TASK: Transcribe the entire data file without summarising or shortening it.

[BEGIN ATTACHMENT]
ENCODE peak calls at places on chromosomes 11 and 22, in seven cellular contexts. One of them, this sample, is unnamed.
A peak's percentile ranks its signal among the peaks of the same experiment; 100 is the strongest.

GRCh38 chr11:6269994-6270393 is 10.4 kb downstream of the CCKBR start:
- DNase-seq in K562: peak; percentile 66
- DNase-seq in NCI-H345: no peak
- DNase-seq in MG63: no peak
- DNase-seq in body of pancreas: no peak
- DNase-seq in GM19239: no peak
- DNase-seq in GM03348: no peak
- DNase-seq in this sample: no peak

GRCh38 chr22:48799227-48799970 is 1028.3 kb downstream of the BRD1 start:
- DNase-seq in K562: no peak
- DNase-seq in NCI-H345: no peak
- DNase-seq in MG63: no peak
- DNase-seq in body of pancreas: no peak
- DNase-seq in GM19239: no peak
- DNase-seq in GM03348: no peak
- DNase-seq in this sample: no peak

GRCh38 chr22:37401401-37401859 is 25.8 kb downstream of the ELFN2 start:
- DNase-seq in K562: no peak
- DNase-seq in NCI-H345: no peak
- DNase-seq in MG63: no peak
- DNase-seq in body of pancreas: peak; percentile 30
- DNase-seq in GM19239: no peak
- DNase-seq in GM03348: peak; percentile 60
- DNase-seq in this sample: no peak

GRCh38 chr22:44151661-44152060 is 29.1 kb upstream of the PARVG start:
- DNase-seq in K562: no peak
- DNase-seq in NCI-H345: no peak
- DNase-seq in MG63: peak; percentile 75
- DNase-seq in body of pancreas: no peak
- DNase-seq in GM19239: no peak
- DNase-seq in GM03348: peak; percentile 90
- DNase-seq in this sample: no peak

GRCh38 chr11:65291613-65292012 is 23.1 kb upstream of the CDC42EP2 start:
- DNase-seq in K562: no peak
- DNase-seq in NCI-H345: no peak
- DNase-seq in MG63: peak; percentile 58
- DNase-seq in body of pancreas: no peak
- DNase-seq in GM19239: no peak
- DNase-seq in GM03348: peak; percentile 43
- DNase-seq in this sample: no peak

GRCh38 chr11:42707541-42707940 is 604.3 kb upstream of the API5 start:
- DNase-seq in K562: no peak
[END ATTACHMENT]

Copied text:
ENCODE peak calls at places on chromosomes 11 and 22, in seven cellular contexts. One of them, this sample, is unnamed.
A peak's percentile ranks its signal among the peaks of the same experiment; 100 is the strongest.

GRCh38 chr11:6269994-6270393 is 10.4 kb downstream of the CCKBR start:
- DNase-seq in K562: peak; percentile 66
- DNase-seq in NCI-H345: no peak
- DNase-seq in MG63: no peak
- DNase-seq in body of pancreas: no peak
- DNase-seq in GM19239: no peak
- DNase-seq in GM03348: no peak
- DNase-seq in this sample: no peak

GRCh38 chr22:48799227-48799970 is 1028.3 kb downstream of the BRD1 start:
- DNase-seq in K562: no peak
- DNase-seq in NCI-H345: no peak
- DNase-seq in MG63: no peak
- DNase-seq in body of pancreas: no peak
- DNase-seq in GM19239: no peak
- DNase-seq in GM03348: no peak
- DNase-seq in this sample: no peak

GRCh38 chr22:37401401-37401859 is 25.8 kb downstream of the ELFN2 start:
- DNase-seq in K562: no peak
- DNase-seq in NCI-H345: no peak
- DNase-seq in MG63: no peak
- DNase-seq in body of pancreas: peak; percentile 30
- DNase-seq in GM19239: no peak
- DNase-seq in GM03348: peak; percentile 60
- DNase-seq in this sample: no peak

GRCh38 chr22:44151661-44152060 is 29.1 kb upstream of the PARVG start:
- DNase-seq in K562: no peak
- DNase-seq in NCI-H345: no peak
- DNase-seq in MG63: peak; percentile 75
- DNase-seq in body of pancreas: no peak
- DNase-seq in GM19239: no peak
- DNase-seq in GM03348: peak; percentile 90
- DNase-seq in this sample: no peak

GRCh38 chr11:65291613-65292012 is 23.1 kb upstream of the CDC42EP2 start:
- DNase-seq in K562: no peak
- DNase-seq in NCI-H345: no peak
- DNase-seq in MG63: peak; percentile 58
- DNase-seq in body of pancreas: no peak
- DNase-seq in GM19239: no peak
- DNase-seq in GM03348: peak; percentile 43
- DNase-seq in this sample: no peak

GRCh38 chr11:42707541-42707940 is 604.3 kb upstream of the API5 start:
- DNase-seq in K562: no peak